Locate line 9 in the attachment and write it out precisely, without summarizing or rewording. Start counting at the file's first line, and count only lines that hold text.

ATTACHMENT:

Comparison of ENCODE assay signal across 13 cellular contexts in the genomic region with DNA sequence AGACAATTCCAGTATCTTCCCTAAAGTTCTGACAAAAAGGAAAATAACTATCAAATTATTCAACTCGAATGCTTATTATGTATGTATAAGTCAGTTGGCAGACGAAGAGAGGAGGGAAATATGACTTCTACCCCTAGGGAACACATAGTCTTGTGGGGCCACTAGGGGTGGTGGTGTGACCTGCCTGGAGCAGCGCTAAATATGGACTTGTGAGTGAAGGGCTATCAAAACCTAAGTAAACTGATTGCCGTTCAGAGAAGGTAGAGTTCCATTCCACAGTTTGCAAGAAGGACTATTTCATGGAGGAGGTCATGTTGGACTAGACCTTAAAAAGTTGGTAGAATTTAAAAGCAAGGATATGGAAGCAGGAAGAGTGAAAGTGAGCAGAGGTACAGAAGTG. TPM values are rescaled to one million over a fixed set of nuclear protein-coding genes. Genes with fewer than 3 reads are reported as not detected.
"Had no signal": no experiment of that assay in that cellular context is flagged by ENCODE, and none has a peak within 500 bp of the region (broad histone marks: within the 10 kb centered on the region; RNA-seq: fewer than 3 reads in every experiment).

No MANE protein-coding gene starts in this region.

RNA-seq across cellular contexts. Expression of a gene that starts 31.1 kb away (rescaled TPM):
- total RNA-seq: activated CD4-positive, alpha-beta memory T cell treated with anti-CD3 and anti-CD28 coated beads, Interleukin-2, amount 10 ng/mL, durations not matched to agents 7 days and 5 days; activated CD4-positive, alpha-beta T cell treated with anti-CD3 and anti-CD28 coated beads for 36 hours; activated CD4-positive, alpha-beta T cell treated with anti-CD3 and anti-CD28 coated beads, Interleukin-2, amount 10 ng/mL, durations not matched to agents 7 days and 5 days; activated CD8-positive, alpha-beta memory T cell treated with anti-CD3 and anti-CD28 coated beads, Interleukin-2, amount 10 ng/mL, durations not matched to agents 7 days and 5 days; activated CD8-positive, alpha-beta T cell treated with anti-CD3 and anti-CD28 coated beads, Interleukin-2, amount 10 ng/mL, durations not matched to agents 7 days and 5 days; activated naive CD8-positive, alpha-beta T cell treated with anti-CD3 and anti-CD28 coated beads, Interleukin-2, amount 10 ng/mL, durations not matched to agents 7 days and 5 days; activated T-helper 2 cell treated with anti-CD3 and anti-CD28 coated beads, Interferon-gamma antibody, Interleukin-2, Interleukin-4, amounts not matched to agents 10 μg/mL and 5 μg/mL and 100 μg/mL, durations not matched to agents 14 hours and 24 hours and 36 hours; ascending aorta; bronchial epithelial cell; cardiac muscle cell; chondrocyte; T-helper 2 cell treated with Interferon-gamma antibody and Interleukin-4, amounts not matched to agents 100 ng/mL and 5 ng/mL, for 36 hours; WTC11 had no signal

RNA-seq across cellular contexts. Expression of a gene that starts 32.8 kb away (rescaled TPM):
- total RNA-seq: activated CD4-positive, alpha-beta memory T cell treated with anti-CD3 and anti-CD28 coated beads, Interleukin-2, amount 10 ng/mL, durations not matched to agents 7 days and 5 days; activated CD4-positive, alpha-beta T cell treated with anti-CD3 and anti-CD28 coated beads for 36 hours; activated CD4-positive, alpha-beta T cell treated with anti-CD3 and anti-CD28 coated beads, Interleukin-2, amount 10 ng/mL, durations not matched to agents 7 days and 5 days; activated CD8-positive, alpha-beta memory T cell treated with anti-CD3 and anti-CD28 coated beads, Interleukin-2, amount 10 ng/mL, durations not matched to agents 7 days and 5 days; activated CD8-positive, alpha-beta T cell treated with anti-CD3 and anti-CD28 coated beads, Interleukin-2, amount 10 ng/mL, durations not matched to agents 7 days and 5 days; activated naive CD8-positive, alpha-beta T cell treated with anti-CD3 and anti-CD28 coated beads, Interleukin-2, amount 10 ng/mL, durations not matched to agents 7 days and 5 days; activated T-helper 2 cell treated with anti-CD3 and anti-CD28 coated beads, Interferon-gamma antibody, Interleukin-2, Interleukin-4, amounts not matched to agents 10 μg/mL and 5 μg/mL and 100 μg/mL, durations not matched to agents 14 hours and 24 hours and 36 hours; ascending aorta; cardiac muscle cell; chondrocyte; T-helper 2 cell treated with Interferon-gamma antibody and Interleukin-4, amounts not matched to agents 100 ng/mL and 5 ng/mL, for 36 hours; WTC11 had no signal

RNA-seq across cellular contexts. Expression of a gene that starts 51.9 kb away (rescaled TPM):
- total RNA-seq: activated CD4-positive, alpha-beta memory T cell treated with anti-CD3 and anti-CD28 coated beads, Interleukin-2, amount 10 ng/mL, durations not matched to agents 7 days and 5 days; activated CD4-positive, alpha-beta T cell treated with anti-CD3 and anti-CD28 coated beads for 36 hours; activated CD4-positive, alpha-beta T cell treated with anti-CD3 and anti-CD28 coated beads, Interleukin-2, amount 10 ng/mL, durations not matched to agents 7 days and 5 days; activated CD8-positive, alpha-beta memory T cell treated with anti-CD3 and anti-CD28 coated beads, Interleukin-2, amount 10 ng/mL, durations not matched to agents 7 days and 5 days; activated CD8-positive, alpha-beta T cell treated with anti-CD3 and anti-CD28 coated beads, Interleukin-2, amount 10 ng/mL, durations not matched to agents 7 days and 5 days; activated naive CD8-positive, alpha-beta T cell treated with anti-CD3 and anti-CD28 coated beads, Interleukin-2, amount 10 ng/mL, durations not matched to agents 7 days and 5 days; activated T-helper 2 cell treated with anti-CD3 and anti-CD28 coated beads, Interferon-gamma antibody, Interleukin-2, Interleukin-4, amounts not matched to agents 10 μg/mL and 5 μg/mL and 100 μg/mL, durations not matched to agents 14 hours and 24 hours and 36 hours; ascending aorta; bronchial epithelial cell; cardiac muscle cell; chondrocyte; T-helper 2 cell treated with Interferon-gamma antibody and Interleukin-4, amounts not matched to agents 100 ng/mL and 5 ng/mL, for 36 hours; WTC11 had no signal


- total RNA-seq: activated CD4-positive, alpha-beta memory T cell treated with anti-CD3 and anti-CD28 coated beads, Interleukin-2, amount 10 ng/mL, durations not matched to agents 7 days and 5 days; activated CD4-positive, alpha-beta T cell treated with anti-CD3 and anti-CD28 coated beads for 36 hours; activated CD4-positive, alpha-beta T cell treated with anti-CD3 and anti-CD28 coated beads, Interleukin-2, amount 10 ng/mL, durations not matched to agents 7 days and 5 days; activated CD8-positive, alpha-beta memory T cell treated with anti-CD3 and anti-CD28 coated beads, Interleukin-2, amount 10 ng/mL, durations not matched to agents 7 days and 5 days; activated CD8-positive, alpha-beta T cell treated with anti-CD3 and anti-CD28 coated beads, Interleukin-2, amount 10 ng/mL, durations not matched to agents 7 days and 5 days; activated naive CD8-positive, alpha-beta T cell treated with anti-CD3 and anti-CD28 coated beads, Interleukin-2, amount 10 ng/mL, durations not matched to agents 7 days and 5 days; activated T-helper 2 cell treated with anti-CD3 and anti-CD28 coated beads, Interferon-gamma antibody, Interleukin-2, Interleukin-4, amounts not matched to agents 10 μg/mL and 5 μg/mL and 100 μg/mL, durations not matched to agents 14 hours and 24 hours and 36 hours; ascending aorta; bronchial epithelial cell; cardiac muscle cell; chondrocyte; T-helper 2 cell treated with Interferon-gamma antibody and Interleukin-4, amounts not matched to agents 100 ng/mL and 5 ng/mL, for 36 hours; WTC11 had no signal